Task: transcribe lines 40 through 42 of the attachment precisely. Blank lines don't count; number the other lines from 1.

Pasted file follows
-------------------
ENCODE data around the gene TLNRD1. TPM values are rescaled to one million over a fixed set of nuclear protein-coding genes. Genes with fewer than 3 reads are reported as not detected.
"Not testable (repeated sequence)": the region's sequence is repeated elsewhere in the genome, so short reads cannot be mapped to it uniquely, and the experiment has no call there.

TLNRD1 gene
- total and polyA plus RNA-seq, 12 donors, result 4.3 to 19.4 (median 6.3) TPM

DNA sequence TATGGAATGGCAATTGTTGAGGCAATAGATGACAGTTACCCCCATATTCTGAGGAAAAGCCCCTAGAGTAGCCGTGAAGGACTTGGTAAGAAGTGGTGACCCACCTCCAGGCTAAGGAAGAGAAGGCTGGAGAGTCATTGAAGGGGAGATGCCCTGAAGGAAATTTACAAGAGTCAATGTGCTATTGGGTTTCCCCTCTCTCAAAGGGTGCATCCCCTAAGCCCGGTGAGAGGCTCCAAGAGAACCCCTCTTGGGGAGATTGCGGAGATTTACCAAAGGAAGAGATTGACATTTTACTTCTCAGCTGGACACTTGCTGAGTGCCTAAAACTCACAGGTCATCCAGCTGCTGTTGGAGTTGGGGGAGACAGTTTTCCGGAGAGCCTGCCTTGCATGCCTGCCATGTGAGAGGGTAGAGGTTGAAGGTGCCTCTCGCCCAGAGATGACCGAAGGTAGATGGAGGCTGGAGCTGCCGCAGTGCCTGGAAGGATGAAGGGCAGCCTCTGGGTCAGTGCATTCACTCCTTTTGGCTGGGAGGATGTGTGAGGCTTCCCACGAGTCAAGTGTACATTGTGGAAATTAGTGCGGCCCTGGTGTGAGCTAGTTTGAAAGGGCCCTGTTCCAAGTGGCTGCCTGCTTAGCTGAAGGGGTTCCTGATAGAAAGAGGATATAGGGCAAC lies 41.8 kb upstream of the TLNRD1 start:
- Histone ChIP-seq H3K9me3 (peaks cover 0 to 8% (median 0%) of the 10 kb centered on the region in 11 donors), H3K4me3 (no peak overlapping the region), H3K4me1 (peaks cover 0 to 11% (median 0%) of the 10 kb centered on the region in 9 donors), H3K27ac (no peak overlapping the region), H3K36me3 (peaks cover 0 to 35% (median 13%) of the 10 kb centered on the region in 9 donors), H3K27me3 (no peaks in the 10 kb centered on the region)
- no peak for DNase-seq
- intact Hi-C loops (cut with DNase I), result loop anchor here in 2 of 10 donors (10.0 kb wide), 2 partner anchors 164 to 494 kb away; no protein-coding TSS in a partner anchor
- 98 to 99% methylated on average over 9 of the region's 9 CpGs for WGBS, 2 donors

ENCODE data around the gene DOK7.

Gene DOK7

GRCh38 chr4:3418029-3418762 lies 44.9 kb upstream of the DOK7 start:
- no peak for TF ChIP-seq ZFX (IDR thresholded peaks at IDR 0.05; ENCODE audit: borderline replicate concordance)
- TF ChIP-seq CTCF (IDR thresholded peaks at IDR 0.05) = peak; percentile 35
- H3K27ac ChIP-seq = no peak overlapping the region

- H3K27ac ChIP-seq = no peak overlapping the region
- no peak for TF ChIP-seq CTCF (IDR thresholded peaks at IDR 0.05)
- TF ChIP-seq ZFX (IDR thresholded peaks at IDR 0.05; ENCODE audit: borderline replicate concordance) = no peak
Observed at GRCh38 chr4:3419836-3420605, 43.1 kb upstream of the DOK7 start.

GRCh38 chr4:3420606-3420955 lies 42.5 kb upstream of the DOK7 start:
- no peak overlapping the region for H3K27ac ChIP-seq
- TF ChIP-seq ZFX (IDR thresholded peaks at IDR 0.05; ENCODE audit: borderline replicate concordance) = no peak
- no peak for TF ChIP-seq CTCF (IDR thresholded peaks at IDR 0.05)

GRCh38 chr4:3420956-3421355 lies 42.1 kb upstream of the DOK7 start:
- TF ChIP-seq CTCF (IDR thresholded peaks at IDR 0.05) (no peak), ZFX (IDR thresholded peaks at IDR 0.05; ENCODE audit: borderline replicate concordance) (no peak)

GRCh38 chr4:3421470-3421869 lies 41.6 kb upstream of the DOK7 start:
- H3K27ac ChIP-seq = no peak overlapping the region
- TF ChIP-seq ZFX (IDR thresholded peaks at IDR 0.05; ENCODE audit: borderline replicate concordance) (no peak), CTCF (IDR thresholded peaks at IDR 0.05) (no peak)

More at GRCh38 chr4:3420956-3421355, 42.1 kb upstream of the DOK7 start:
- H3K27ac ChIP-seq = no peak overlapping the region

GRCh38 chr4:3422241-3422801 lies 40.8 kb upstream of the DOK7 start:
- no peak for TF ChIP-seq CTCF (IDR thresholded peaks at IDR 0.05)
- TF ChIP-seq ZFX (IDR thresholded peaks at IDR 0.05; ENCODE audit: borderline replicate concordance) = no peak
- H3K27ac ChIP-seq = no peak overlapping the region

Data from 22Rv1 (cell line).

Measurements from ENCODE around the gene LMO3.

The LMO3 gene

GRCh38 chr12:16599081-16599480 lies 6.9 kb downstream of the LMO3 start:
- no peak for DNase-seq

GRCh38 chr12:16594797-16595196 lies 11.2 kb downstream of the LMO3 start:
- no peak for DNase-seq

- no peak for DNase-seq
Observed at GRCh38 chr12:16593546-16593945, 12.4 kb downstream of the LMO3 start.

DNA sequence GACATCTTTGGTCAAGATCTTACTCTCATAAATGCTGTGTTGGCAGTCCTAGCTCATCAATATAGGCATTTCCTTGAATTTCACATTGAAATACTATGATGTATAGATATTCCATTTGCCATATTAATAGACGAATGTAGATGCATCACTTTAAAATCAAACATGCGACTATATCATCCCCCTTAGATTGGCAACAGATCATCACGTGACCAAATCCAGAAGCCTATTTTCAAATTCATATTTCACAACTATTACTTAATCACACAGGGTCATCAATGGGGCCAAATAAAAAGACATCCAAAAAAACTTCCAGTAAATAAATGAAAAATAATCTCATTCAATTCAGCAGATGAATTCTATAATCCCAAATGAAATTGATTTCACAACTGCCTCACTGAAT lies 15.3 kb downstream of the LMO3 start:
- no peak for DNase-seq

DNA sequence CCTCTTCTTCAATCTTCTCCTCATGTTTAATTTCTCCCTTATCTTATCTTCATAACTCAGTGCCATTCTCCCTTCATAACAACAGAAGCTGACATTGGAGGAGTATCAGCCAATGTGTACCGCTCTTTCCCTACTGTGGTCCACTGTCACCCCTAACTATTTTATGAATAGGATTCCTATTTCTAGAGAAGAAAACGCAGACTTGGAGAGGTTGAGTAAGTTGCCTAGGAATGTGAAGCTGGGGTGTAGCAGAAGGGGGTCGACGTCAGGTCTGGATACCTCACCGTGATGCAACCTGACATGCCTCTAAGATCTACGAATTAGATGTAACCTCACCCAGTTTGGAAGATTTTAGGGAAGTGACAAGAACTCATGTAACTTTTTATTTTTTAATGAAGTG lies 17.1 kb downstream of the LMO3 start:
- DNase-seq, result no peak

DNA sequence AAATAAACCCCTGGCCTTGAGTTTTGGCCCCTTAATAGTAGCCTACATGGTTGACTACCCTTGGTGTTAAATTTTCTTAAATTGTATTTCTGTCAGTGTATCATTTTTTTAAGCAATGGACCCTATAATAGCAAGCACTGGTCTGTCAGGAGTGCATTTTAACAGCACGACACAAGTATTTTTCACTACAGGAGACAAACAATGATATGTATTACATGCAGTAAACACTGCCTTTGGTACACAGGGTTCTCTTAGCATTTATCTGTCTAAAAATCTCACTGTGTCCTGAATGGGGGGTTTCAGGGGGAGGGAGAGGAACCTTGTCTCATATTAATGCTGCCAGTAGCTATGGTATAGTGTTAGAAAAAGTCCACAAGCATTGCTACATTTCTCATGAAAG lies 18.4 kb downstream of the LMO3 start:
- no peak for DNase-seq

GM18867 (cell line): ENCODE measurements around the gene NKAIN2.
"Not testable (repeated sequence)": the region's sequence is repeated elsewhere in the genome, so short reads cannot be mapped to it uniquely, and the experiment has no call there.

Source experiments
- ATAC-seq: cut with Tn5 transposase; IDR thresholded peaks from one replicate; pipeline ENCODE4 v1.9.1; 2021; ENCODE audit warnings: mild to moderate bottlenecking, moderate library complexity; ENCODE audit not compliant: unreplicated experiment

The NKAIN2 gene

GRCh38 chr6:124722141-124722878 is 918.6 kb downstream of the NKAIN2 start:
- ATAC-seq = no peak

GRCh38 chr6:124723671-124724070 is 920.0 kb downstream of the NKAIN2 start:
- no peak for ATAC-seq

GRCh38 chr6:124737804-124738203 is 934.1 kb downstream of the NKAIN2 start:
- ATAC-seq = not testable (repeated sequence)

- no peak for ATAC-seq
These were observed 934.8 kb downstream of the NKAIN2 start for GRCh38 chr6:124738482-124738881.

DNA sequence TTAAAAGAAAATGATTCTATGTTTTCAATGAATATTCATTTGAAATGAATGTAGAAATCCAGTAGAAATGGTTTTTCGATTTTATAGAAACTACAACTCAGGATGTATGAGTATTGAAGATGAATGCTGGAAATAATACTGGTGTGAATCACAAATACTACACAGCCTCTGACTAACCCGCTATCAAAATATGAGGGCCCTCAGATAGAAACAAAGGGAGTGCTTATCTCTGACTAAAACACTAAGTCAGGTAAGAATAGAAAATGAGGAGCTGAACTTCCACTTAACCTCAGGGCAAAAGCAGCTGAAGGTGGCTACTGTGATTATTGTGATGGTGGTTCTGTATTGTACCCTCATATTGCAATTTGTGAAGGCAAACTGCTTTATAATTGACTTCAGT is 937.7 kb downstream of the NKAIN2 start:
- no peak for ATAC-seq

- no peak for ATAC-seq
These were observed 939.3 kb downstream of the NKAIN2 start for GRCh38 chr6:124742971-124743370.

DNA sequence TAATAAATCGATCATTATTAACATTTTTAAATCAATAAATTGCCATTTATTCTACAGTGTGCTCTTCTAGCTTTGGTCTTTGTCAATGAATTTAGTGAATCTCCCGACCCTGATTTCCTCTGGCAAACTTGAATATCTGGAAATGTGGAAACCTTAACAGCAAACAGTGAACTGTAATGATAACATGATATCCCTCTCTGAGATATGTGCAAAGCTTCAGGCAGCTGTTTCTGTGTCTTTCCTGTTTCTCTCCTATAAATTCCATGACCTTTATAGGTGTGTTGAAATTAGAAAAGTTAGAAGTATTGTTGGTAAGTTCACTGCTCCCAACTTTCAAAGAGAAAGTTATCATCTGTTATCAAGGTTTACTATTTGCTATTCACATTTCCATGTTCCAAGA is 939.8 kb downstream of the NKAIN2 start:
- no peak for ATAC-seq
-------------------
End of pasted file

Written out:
GRCh38 chr12:16594797-16595196 lies 11.2 kb downstream of the LMO3 start:
- no peak for DNase-seq

- no peak for DNase-seq